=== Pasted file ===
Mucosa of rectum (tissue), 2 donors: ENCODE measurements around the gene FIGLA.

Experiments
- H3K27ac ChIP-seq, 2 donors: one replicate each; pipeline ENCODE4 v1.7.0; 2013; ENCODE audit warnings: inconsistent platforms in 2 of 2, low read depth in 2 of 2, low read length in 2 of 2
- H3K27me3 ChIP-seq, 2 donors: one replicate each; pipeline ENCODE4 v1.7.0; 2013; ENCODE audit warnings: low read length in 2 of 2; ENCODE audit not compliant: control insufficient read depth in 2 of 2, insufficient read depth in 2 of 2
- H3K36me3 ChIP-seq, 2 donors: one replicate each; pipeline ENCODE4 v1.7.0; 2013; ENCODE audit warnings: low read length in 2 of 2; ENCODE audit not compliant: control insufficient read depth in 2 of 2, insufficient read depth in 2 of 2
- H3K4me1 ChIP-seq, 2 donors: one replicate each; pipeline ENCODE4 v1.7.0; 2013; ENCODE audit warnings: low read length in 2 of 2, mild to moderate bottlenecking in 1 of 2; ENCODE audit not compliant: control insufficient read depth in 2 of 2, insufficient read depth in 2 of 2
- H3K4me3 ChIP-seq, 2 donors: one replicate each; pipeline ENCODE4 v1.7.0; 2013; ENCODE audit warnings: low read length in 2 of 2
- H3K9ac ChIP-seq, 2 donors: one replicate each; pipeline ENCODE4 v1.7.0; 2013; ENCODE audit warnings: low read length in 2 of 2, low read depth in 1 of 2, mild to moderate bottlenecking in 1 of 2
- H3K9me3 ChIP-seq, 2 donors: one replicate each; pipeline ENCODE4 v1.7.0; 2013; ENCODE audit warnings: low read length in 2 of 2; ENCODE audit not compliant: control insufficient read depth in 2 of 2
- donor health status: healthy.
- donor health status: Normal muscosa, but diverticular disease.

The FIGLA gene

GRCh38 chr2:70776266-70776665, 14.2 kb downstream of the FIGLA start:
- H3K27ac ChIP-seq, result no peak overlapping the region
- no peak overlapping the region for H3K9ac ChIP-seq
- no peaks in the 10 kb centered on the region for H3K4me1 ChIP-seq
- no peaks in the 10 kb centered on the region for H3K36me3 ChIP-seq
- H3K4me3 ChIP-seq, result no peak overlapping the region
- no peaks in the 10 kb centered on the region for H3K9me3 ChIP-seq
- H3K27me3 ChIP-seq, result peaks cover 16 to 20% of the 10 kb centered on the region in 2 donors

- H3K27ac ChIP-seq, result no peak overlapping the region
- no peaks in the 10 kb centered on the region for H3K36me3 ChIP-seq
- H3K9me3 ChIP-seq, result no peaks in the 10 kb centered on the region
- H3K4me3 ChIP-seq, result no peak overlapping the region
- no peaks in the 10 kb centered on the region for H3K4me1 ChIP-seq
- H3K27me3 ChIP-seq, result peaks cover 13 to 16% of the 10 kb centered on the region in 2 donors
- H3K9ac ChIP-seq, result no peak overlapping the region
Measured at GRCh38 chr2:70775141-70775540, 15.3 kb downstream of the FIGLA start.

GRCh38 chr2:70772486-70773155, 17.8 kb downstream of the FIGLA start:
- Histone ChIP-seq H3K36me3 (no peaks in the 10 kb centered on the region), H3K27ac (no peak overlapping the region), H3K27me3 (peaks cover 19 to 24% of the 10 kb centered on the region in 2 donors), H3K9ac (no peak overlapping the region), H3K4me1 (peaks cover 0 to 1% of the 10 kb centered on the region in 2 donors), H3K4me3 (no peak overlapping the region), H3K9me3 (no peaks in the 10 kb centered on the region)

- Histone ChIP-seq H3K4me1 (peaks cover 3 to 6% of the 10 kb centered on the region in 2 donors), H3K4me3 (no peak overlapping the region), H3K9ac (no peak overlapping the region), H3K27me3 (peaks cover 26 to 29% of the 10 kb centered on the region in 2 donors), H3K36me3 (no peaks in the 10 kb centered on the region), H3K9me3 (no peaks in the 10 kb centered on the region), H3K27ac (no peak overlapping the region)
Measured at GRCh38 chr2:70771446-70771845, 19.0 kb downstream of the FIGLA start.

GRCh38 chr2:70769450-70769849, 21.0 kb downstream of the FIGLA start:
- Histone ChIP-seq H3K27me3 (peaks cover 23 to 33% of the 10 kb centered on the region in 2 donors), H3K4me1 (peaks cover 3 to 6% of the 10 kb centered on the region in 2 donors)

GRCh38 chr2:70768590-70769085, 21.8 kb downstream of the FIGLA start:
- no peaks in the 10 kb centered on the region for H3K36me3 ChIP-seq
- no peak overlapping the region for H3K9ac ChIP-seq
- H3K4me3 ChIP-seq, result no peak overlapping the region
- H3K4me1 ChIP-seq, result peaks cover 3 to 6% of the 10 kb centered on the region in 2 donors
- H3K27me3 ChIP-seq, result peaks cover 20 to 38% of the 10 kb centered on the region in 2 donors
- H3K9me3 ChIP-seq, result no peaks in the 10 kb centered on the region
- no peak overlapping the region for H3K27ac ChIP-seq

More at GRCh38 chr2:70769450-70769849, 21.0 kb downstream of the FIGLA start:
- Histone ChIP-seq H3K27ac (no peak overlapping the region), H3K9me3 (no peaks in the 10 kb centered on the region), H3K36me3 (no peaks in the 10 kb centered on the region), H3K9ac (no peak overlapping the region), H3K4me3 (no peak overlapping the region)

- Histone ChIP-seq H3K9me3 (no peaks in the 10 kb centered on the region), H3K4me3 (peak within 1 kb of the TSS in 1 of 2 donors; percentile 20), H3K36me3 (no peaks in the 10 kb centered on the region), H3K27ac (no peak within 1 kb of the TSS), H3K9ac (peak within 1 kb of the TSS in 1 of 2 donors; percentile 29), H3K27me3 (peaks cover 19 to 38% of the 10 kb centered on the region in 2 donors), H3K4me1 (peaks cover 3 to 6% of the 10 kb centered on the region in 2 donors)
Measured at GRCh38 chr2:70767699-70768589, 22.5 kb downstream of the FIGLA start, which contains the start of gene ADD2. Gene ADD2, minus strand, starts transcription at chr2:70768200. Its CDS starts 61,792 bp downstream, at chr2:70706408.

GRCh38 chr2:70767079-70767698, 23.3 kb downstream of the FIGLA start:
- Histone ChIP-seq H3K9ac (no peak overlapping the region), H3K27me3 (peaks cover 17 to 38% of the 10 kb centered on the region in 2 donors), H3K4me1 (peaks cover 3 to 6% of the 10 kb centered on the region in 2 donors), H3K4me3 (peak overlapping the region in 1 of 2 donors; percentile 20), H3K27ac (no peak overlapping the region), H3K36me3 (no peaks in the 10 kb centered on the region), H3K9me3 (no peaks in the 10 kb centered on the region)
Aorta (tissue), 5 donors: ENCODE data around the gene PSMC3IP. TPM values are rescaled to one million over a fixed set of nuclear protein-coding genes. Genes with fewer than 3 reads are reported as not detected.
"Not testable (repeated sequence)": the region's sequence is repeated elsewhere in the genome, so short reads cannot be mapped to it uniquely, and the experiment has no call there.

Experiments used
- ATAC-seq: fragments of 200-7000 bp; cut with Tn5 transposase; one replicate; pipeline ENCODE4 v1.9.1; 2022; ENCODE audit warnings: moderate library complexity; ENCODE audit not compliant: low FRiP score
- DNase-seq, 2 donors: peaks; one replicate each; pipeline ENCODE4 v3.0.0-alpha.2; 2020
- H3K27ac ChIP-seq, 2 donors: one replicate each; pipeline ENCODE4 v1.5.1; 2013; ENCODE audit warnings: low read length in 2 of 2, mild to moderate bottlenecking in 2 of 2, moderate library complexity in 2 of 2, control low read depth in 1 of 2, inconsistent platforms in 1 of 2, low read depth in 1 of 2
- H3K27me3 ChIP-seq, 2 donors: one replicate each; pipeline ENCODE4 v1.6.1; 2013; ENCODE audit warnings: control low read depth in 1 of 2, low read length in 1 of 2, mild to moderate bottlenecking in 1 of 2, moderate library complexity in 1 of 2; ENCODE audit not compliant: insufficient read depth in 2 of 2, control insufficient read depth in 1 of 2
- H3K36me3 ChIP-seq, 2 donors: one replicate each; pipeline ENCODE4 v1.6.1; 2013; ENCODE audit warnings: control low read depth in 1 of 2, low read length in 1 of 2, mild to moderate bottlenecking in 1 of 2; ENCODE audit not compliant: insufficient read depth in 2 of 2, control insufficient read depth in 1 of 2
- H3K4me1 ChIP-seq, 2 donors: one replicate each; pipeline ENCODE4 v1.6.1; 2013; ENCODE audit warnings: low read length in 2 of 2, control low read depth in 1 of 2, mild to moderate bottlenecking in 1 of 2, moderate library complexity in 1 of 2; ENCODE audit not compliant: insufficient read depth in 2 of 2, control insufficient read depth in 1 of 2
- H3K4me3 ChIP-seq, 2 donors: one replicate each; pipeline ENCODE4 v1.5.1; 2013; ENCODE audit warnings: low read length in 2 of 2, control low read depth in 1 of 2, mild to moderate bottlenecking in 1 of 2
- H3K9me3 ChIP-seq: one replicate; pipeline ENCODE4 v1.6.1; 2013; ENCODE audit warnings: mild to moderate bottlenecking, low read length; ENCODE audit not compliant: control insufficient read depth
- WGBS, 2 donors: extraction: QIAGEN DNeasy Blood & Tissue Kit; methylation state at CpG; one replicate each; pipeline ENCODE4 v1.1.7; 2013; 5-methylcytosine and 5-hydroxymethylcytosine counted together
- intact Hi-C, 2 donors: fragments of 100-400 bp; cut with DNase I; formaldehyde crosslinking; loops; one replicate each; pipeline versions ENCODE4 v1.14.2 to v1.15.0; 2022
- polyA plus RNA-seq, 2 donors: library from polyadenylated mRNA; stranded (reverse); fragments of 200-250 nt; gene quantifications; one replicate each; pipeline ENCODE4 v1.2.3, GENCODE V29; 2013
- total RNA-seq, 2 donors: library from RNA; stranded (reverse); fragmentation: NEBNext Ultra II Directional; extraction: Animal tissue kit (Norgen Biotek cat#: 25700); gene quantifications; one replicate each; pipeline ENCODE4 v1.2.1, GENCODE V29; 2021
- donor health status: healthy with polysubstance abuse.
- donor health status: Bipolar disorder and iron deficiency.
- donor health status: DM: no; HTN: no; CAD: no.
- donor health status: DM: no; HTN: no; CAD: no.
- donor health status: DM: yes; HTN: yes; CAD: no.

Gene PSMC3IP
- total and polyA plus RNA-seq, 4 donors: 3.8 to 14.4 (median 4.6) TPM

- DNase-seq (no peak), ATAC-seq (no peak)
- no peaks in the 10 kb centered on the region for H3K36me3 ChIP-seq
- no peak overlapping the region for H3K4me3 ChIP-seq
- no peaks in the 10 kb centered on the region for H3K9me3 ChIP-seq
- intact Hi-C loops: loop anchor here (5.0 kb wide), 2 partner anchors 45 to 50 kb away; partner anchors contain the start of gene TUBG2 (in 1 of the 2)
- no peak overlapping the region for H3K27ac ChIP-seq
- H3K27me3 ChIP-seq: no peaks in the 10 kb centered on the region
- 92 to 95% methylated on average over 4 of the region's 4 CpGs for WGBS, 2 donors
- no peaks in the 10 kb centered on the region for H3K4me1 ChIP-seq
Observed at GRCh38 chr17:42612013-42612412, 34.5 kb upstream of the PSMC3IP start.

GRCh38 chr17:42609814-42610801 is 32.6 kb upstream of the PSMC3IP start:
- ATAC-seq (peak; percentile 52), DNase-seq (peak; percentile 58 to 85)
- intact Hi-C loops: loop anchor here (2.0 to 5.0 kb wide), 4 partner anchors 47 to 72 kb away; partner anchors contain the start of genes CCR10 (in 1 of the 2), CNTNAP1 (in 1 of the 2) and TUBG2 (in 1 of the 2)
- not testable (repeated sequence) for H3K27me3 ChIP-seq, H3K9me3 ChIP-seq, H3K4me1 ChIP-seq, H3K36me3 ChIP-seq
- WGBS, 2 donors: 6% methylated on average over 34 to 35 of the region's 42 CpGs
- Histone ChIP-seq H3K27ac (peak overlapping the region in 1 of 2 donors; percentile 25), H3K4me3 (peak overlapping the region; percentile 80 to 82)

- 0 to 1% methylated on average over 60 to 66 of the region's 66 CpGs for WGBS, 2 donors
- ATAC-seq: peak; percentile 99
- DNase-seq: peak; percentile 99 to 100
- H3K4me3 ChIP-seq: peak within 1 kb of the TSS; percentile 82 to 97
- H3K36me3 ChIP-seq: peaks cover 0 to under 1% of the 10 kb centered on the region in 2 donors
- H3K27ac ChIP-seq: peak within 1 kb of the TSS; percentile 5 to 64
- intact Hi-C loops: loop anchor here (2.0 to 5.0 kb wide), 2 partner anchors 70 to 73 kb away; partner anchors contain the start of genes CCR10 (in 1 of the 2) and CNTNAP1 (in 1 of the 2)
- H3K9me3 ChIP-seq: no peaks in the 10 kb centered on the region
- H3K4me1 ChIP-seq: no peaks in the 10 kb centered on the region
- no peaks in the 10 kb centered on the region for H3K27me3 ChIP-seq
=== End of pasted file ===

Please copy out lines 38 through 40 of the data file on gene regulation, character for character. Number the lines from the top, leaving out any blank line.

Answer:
- H3K4me3 ChIP-seq, result no peak overlapping the region
- H3K4me1 ChIP-seq, result peaks cover 3 to 6% of the 10 kb centered on the region in 2 donors
- H3K27me3 ChIP-seq, result peaks cover 20 to 38% of the 10 kb centered on the region in 2 donors